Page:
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🔥RTN: can Africa go from energy laggard to climate leader?
+ the end of Moore's Law, humanoid robot factory, Tesla's manufacturing advantage
Can Africa be a leader in clean energy?
Now, I’m half Moroccan 🇲🇦 so please call me out on any biases in this piece.
A few weeks ago, Kenya hosted the inaugural African Climate Summit. Leaders gathered, to discuss climate change on the continent and to keep leaders of rich nations accountable for their actions. Namely, COP15’s promises of $100bn support for African Nations, which so far has failed to materialise.
Late Industrialisation. Africa’s late and less developed 20th-century industrialisation has been a detractor to economic prosperity (energy deployment up until 2010 has been tightly correlated to GDP growth). However, as the world’s industrial and energy base is rebuilt to be sustainable, might that turn into an advantage?
Africa, according to the United Nations, accounts for only 3 to 4% of the world’s carbon emissions but has been the continent most affected by global warming. Some 600m people in Africa are still without electricity, and getting electricity to them will cost $45bn per annum until 2030.
GHGs from richer countries cost the continent $15bn annually in climate-induced natural disasters.
Leapfrogging? Africa has abundant renewable energy potential, especially from solar, wind, hydro, minerals and geothermal sources. Importantly, the continent does not have some of the issues plaguing countries like the UK and US - centralised grids that require scale and huge CapEx, a grid at capacity, multi-year interconnect queues, regulatory permitting burdens and rampant NIMBYism.
Africa can “leapfrog” the installation of carbon-intensive energy generation, much in the same way that they leapfrogged landline infrastructure and went straight to mobile connectivity.
There are a few areas Africa can lead in:
Solar grids: It has 60% of the world's best solar resources but <1% of installed solar PV capacity currently. Africa has an annual average solar radiation between 1,800-2,500 kWh/m2 in North, East, and Southern Africa. The technical potential for solar PV generation is estimated to be 7.9 million TWh per year, over 250x current consumption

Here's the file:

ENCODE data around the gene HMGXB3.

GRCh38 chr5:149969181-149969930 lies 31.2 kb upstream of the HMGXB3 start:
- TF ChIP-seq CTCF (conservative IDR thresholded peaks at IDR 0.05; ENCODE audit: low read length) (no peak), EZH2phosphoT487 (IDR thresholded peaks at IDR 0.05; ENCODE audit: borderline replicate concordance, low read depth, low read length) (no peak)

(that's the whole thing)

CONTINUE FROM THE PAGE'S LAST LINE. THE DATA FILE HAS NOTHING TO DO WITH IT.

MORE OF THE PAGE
Minerals: Africa has large resources of critical minerals like cobalt and manganese will create new export revenues to fund clean energy projects, as these minerals are crucial for batteries, EVs, and other technologies. These have been the subject of much external political and economic influence from Russia and China
Hydro: Africa's hydropower potential is estimated at 1,850 TWh annually, with the largest resources in Central Africa along the Congo River. Only about 10% of this potential has been tapped so far. For example, the Grand Inga project in DRC could provide over 40,000 MW of capacity
Geothermal: There is an estimated 15 GW of geothermal power potential in Africa, located primarily along the Rift Valley system running through Ethiopia, Kenya, Uganda, and Tanzania
Private sectors like manufacturing, agriculture and mining are adopting renewables for self-supply, bypassing centralized grids. We’ve seen successful projects such as;
Kenya scaling up solar home systems and mini-grids thanks to mobile money and pay-as-you-go models, with over 500,000 solar systems installed
Morocco built the world's largest concentrated solar power plant, Noor complex, providing over 500 MW of dispatchable solar capacity
South Africa is a leader in this regard through the implementation of its Renewable Energy Independent Power Producer program – which mobilizes independent power producers to enhance energy access and security
There are a number of interesting startups also; Xlinks, who are building a pipeline from Morocco to the UK to deliver solar energy output. Opibus and ShiftEV are retrofitting ICE vehicles with electric motors, M-Kopa Solar helps the underbanked access and own solar.
Whilst much of the conference was focused on keeping Western leaders accountable, it’s clear that there’s a compelling, broader opportunity for the continent to achieve clean energy independence.
Frog like robot uses combustion to hop along (Spectrum IEEE)
Chinese EV maker, Nio, launches mobile handset (Bloomberg, paywall)
ZeroAvia raises late-stage financing round, partners with Airbus (Flight Global)
SoftBank leads Mapbox fundraising as it pushes into AI (FT, paywall)
Rishi Sunak rolls back key UK climate targets (The Guardian)
Redwood Materials acquires European battery recycler (TechCrunch)
⚡️Energy and Climate
Solar installation has increased massively this year, yet is still only 2% of energy generation
🦾 Manufacturing and Robotics
Agility Robotics, just announced the first humanoid robot factory which will open later this year and will be able to produce 10,000 robots a year.
Whilst these multifunctional robots are not super useful today, recent progress has been accelerating
The ultimate goal might be for the factory to be staffed and operated purely by the humanoids themselves
Reviews and critiques of Walter Isaacson’s new book on Elon Musk are plentiful. However, this interesting insight into Elon Musk’s engineering and company-building achievements caught my eye (via slate star codex):
We covered last week, Apple’s new 5nm chips eeked out a paltry ≈25% performance gains, from the prior 7nm node chips
Last week, Nvidia chief, Bill Dally gave a presentation on how Nvidia managed to improve performance of their GPUs over 10 years
He attributed a 16x improvement to number precision and a mere 2.5x to process improvement
Nvidia’s H100 is made on TSMC 5nm process node, same as Apple
This demonstrates an expectation that process improvements to TSMC’s 3nn (which btw is delayed until 202x) is unlikely to yield further marked improvements. The end of scaling is clear as day.